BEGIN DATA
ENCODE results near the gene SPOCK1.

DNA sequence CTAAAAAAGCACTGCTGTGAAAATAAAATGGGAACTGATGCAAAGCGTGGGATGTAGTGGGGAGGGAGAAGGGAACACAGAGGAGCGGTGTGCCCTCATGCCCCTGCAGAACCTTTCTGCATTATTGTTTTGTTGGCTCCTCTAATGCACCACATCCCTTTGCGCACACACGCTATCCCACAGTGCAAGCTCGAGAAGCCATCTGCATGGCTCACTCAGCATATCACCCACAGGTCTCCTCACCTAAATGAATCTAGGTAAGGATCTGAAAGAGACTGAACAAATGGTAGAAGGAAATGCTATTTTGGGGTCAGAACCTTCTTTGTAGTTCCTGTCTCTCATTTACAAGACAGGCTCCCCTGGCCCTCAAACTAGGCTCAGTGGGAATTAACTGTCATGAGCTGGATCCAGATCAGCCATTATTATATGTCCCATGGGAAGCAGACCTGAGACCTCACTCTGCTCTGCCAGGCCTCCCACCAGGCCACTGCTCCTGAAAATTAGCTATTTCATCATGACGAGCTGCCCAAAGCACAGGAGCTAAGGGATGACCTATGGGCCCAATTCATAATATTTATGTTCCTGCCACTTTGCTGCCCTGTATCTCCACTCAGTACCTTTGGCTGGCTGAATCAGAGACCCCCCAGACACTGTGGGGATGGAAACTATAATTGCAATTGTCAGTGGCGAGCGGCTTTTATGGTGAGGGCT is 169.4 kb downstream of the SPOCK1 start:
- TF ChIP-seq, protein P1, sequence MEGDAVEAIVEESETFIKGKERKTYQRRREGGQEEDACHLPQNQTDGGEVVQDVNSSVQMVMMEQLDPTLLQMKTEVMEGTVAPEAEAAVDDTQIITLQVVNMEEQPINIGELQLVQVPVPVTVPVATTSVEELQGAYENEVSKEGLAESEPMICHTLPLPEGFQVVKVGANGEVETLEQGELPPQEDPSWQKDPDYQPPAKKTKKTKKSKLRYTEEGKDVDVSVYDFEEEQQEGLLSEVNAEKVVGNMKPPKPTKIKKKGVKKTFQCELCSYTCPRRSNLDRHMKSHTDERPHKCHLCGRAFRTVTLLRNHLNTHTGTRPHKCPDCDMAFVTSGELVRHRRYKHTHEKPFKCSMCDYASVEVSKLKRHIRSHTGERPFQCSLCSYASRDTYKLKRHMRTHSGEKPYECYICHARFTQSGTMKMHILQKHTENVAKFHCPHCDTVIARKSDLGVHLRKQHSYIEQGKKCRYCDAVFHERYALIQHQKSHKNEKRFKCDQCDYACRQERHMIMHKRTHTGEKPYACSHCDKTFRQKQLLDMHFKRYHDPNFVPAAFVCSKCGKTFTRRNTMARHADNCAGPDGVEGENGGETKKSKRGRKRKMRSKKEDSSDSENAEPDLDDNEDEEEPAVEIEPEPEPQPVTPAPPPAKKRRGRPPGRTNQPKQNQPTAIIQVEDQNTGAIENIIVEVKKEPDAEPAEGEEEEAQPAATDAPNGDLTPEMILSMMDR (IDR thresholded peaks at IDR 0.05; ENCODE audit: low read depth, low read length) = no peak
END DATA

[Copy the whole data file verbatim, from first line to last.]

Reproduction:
ENCODE results near the gene SPOCK1.

DNA sequence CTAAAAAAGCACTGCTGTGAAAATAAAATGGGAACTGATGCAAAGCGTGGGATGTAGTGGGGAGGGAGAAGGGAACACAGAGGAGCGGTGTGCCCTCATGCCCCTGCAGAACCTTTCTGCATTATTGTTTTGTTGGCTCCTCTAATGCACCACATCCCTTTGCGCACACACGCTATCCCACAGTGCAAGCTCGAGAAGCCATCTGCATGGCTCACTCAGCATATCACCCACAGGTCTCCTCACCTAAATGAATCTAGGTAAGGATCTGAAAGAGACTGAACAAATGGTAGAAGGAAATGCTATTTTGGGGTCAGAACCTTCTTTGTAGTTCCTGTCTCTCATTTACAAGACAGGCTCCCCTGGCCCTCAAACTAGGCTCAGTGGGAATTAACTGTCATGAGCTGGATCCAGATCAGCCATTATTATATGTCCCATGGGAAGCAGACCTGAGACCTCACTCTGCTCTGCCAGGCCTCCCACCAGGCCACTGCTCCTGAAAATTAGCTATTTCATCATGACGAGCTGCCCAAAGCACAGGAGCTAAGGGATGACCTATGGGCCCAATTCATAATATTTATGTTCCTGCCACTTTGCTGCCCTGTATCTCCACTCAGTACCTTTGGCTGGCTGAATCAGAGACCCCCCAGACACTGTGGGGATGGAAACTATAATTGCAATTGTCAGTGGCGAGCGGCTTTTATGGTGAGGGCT is 169.4 kb downstream of the SPOCK1 start:
- TF ChIP-seq, protein P1, sequence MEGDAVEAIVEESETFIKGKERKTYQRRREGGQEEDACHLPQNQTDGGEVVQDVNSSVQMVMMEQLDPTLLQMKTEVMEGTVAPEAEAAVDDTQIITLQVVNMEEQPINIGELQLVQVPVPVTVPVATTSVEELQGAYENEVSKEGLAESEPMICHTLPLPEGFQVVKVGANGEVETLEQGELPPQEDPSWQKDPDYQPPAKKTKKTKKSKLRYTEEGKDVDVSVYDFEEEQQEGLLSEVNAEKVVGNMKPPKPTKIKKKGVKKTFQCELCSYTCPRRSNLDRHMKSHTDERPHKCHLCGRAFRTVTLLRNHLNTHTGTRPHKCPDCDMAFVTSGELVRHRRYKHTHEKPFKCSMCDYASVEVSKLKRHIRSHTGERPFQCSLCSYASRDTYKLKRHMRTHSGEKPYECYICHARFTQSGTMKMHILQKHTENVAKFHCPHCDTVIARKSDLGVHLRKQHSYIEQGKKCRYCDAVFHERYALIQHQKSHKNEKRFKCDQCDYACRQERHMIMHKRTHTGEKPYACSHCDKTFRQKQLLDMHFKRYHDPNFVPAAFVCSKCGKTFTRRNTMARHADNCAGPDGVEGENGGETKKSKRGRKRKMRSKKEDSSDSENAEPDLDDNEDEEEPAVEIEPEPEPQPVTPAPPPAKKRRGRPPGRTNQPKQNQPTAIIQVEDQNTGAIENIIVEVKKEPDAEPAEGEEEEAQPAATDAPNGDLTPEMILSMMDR (IDR thresholded peaks at IDR 0.05; ENCODE audit: low read depth, low read length) = no peak